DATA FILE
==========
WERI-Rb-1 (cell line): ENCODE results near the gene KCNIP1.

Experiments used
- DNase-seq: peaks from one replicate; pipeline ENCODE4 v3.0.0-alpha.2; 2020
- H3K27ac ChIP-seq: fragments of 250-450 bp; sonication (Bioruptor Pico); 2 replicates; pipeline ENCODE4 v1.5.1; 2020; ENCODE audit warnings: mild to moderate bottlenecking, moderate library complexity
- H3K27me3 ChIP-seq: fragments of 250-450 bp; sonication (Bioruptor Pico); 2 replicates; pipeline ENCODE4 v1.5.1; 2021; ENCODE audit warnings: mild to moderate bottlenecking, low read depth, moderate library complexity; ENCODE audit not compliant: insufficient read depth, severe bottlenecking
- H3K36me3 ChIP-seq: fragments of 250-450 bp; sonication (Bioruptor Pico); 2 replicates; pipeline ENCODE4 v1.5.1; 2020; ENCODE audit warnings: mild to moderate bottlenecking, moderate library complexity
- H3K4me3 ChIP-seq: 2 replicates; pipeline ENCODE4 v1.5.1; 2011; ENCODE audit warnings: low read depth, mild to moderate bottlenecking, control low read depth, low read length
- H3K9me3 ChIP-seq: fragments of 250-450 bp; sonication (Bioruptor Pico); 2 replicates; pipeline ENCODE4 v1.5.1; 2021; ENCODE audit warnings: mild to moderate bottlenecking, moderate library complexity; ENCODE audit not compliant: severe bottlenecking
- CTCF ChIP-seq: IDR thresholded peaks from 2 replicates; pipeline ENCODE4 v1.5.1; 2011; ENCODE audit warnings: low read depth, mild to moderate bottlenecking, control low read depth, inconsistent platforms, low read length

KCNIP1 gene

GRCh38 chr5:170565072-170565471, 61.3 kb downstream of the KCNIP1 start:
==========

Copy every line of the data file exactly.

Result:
WERI-Rb-1 (cell line): ENCODE results near the gene KCNIP1.

Experiments used
- DNase-seq: peaks from one replicate; pipeline ENCODE4 v3.0.0-alpha.2; 2020
- H3K27ac ChIP-seq: fragments of 250-450 bp; sonication (Bioruptor Pico); 2 replicates; pipeline ENCODE4 v1.5.1; 2020; ENCODE audit warnings: mild to moderate bottlenecking, moderate library complexity
- H3K27me3 ChIP-seq: fragments of 250-450 bp; sonication (Bioruptor Pico); 2 replicates; pipeline ENCODE4 v1.5.1; 2021; ENCODE audit warnings: mild to moderate bottlenecking, low read depth, moderate library complexity; ENCODE audit not compliant: insufficient read depth, severe bottlenecking
- H3K36me3 ChIP-seq: fragments of 250-450 bp; sonication (Bioruptor Pico); 2 replicates; pipeline ENCODE4 v1.5.1; 2020; ENCODE audit warnings: mild to moderate bottlenecking, moderate library complexity
- H3K4me3 ChIP-seq: 2 replicates; pipeline ENCODE4 v1.5.1; 2011; ENCODE audit warnings: low read depth, mild to moderate bottlenecking, control low read depth, low read length
- H3K9me3 ChIP-seq: fragments of 250-450 bp; sonication (Bioruptor Pico); 2 replicates; pipeline ENCODE4 v1.5.1; 2021; ENCODE audit warnings: mild to moderate bottlenecking, moderate library complexity; ENCODE audit not compliant: severe bottlenecking
- CTCF ChIP-seq: IDR thresholded peaks from 2 replicates; pipeline ENCODE4 v1.5.1; 2011; ENCODE audit warnings: low read depth, mild to moderate bottlenecking, control low read depth, inconsistent platforms, low read length

KCNIP1 gene

GRCh38 chr5:170565072-170565471, 61.3 kb downstream of the KCNIP1 start: